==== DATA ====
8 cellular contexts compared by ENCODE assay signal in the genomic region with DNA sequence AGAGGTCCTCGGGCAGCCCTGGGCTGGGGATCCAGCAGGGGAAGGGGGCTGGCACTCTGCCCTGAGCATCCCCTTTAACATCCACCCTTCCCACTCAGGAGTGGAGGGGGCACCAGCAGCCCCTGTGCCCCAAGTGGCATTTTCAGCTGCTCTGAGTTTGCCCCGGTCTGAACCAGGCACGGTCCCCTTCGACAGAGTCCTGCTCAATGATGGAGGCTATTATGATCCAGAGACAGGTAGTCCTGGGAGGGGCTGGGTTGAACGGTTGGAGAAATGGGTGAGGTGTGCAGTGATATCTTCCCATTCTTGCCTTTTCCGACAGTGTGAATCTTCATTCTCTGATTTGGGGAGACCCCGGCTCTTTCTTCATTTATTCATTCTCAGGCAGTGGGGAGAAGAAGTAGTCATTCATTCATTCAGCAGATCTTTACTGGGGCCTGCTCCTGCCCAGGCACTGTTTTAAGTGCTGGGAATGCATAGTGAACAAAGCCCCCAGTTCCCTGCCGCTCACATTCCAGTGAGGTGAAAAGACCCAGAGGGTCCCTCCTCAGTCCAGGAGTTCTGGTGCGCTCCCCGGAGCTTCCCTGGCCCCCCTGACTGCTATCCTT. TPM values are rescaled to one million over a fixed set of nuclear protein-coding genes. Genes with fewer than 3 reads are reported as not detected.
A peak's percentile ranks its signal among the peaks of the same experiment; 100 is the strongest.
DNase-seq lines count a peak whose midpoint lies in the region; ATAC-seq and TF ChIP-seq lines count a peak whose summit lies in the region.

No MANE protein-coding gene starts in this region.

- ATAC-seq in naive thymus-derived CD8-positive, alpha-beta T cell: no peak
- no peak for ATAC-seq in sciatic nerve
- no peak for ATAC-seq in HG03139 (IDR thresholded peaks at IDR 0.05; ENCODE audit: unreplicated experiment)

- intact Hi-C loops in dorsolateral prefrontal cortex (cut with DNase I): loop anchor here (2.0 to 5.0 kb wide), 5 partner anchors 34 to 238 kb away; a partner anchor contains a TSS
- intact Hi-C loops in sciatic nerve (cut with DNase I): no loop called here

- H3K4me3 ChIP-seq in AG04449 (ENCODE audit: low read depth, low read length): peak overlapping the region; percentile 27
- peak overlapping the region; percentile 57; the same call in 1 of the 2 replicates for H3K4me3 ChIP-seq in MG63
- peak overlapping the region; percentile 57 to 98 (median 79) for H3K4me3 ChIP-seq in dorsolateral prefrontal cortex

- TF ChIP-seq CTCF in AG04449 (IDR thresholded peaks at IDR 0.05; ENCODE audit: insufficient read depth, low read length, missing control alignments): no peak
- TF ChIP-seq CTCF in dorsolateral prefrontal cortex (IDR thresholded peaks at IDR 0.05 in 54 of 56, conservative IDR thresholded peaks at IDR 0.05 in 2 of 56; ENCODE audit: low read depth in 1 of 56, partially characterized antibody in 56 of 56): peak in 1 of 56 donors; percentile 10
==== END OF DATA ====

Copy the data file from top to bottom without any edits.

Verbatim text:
8 cellular contexts compared by ENCODE assay signal in the genomic region with DNA sequence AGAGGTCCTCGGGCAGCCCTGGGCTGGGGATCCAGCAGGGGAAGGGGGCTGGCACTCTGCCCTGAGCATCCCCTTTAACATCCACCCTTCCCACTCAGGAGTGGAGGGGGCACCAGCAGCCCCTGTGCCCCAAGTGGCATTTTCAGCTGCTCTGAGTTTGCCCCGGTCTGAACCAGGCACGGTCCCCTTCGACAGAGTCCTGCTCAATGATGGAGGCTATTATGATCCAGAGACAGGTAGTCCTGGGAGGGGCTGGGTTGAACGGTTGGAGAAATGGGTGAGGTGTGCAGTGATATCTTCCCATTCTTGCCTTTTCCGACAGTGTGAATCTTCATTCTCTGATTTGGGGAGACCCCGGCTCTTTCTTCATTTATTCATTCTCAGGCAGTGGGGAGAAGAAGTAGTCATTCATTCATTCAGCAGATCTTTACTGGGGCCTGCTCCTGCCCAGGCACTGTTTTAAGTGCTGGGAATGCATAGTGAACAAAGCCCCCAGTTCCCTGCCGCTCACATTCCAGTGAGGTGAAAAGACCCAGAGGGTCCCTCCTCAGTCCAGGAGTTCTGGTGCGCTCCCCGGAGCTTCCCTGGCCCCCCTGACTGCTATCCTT. TPM values are rescaled to one million over a fixed set of nuclear protein-coding genes. Genes with fewer than 3 reads are reported as not detected.
A peak's percentile ranks its signal among the peaks of the same experiment; 100 is the strongest.
DNase-seq lines count a peak whose midpoint lies in the region; ATAC-seq and TF ChIP-seq lines count a peak whose summit lies in the region.

No MANE protein-coding gene starts in this region.

- ATAC-seq in naive thymus-derived CD8-positive, alpha-beta T cell: no peak
- no peak for ATAC-seq in sciatic nerve
- no peak for ATAC-seq in HG03139 (IDR thresholded peaks at IDR 0.05; ENCODE audit: unreplicated experiment)

- intact Hi-C loops in dorsolateral prefrontal cortex (cut with DNase I): loop anchor here (2.0 to 5.0 kb wide), 5 partner anchors 34 to 238 kb away; a partner anchor contains a TSS
- intact Hi-C loops in sciatic nerve (cut with DNase I): no loop called here

- H3K4me3 ChIP-seq in AG04449 (ENCODE audit: low read depth, low read length): peak overlapping the region; percentile 27
- peak overlapping the region; percentile 57; the same call in 1 of the 2 replicates for H3K4me3 ChIP-seq in MG63
- peak overlapping the region; percentile 57 to 98 (median 79) for H3K4me3 ChIP-seq in dorsolateral prefrontal cortex

- TF ChIP-seq CTCF in AG04449 (IDR thresholded peaks at IDR 0.05; ENCODE audit: insufficient read depth, low read length, missing control alignments): no peak
- TF ChIP-seq CTCF in dorsolateral prefrontal cortex (IDR thresholded peaks at IDR 0.05 in 54 of 56, conservative IDR thresholded peaks at IDR 0.05 in 2 of 56; ENCODE audit: low read depth in 1 of 56, partially characterized antibody in 56 of 56): peak in 1 of 56 donors; percentile 10